You may need to do a tax return if you earn under £10000 or below the personal allowance and have no tax to pay. But there are some exceptions.
Read this guide to find out whether you need to do a tax return even if you have a low income and don’t owe any tax. You’ll also learn the steps you need to take if you do have to fill in a return to help you keep on the right side of HMRC.
Friendly Disclaimer: Whilst I am an accountant, I’m not your accountant. The information in this article is legally correct but it is for guidance and information purposes only. Everyone’s situation is different and unique so you’ll need to use your own best judgement when applying the advice that I give to your situation. If you are unsure or have a question be sure to contact a qualified professional.
Do You Need to Do a Tax Return If You Earn Under £10,000?
Whether you need to fill in a tax return depends on your circumstances and how you have earned your income. Here are some common scenarios:
You Earn Under £10000 from Self Employment, a Side Hustle or Freelancing
In most cases, this type of income is taxable and is paid to you without any tax deducted from it (unlike if you work for someone and they give you a payslip with all the deductions made for you). It’s your responsibility to tell HMRC you are receiving taxable income regardless of the amount or whether you made a profit.
The only exception is if you want to take advantage of the trading income allowance. This entitles UK individuals to earn up to £1000 in income (not profit) without telling HMRC about it and doing a tax return.
Once your income goes over £1,000 you’ll need to register as self-employed and do a tax return, declaring your income in the self-employment section of the form. You can read more about taxes, registration and how self-assessment works in this guide to going self-employed.
You Earn Under £10000 as a Landlord
If you are collecting rent under £10000 as a landlord then you’ll need to let HMRC know about your income and pay tax if applicable.
UK individuals are entitled to earn up to £1,000 rental income tax-free each tax year by claiming the property income allowance. That means they don’t need to tell HMRC about their income or register as a landlord.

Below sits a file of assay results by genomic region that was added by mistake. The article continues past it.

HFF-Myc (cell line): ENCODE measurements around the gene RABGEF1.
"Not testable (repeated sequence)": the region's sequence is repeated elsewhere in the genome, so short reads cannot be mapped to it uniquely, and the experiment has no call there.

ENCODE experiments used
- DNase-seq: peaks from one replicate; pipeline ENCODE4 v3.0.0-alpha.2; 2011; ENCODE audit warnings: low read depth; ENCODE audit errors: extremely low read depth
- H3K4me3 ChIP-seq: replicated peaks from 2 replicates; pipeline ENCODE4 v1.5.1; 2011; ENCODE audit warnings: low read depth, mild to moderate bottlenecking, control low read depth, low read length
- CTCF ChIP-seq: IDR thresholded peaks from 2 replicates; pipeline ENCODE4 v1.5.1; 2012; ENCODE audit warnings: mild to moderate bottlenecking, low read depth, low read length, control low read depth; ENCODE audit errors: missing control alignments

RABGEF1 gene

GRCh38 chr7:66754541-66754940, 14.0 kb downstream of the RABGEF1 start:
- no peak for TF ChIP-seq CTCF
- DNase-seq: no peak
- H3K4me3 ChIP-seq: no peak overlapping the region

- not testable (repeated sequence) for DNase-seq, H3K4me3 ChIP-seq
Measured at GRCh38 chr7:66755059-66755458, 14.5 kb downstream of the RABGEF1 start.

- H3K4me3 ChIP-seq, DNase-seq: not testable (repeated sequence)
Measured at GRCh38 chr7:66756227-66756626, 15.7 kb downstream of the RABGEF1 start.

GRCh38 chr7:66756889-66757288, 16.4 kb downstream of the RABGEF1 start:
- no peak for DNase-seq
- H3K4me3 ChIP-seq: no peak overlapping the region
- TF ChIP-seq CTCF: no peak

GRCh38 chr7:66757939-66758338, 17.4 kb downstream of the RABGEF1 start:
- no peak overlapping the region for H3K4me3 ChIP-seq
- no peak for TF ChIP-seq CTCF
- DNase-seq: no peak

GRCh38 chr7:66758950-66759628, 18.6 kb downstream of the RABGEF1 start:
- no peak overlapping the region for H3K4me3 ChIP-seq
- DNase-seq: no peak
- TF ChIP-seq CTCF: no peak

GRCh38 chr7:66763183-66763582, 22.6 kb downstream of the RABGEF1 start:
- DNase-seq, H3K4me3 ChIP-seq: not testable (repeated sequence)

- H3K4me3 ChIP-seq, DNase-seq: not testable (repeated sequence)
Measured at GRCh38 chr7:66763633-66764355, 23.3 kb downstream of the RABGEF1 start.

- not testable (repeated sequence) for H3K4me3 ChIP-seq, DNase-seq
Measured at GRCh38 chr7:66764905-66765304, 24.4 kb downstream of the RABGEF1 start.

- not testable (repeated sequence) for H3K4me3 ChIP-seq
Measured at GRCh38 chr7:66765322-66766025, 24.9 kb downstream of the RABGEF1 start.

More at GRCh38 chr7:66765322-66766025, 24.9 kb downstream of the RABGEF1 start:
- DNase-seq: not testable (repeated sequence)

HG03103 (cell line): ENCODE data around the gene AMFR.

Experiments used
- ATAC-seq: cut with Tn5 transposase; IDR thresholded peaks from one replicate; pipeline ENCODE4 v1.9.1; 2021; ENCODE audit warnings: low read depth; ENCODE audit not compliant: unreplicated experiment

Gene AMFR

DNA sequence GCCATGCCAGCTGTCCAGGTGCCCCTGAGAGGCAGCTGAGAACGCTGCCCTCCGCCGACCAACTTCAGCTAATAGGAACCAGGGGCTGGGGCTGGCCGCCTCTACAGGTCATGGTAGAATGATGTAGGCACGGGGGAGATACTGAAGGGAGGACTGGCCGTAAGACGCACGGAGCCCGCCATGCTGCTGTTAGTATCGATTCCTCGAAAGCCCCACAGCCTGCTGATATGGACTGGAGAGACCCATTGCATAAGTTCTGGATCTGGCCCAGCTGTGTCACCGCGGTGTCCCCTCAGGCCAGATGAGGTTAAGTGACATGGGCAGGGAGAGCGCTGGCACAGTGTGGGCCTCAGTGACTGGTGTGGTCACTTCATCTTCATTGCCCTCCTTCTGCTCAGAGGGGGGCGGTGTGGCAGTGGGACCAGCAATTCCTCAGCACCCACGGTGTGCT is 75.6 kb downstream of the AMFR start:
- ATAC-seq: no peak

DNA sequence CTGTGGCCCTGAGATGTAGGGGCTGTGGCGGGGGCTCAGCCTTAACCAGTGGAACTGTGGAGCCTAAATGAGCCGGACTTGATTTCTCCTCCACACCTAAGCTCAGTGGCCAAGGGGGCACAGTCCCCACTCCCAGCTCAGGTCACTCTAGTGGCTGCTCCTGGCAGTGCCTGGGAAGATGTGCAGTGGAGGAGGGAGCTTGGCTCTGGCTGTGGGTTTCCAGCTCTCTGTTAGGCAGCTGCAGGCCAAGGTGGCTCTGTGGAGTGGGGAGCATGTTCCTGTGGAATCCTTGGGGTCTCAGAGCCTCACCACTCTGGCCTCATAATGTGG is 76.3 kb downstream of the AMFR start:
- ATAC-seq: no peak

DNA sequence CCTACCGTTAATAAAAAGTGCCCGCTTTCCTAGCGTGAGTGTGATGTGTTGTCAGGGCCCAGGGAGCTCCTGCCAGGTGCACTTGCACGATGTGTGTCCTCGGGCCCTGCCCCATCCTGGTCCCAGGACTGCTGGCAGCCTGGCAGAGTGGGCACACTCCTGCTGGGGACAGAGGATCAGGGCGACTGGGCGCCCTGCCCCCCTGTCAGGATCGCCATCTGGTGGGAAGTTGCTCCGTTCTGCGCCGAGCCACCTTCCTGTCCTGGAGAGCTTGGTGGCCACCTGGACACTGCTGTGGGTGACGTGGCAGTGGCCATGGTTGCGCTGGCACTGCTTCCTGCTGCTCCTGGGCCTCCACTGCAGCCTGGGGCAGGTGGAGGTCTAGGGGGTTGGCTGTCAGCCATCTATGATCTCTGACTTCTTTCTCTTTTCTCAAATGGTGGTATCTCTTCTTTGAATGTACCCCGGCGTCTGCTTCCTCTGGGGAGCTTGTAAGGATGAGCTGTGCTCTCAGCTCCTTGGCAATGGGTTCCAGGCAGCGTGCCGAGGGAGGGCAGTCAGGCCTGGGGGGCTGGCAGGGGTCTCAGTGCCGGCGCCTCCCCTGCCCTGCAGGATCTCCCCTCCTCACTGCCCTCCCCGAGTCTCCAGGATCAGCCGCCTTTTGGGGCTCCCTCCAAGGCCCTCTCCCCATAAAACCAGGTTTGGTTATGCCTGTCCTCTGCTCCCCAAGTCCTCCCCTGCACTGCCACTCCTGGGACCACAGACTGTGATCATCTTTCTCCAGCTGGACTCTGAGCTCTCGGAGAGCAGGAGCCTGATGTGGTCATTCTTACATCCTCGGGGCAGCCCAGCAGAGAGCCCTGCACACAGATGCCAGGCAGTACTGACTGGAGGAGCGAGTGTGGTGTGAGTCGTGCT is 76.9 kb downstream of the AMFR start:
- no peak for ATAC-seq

Once your rental income exceeds £1,000, you’ll need to register as a landlord and pay tax. Read this guide to find out more about tax on rental income.
Do You Need to Do a Tax Return If You Earn Tax-Free Income?
Certain types of income that are tax-free, meaning if you earn them or earn less than their individual thresholds during one complete tax year you don’t need to do a tax return. Types of tax-free income include:
- Your first £2,000 of dividend income (dividend allowance)
- Your first £1,000 of interest on savings
- Premium bonds or lottery winnings
- Income from a lodger under £7,500 (rent-a-room scheme)
- Children tax credits
- Maternity allowance
- Universal credit
- Winter fuel payments
- Disability Living Allowance
If you are not registered to do a tax return, then depending on which type you earn, you may not need to do a tax return. But if you are already registered for self-assessment, then you may need to include some of these types of income on your tax return, even though you have no tax to pay. You’ll need to check what you need to do depending on the type of income you’ve received. Read this guide to find out more about different types of taxable income.
How To Let HMRC Know You Need to Do a Tax Return
If you need to do a tax return, you’ll need to register for self-assessment. HMRC won’t tell you that you need to do one, it’s your responsibility to let them know you are receiving income you need to tell them about. Follow this guide to find out how to register for self-assessment.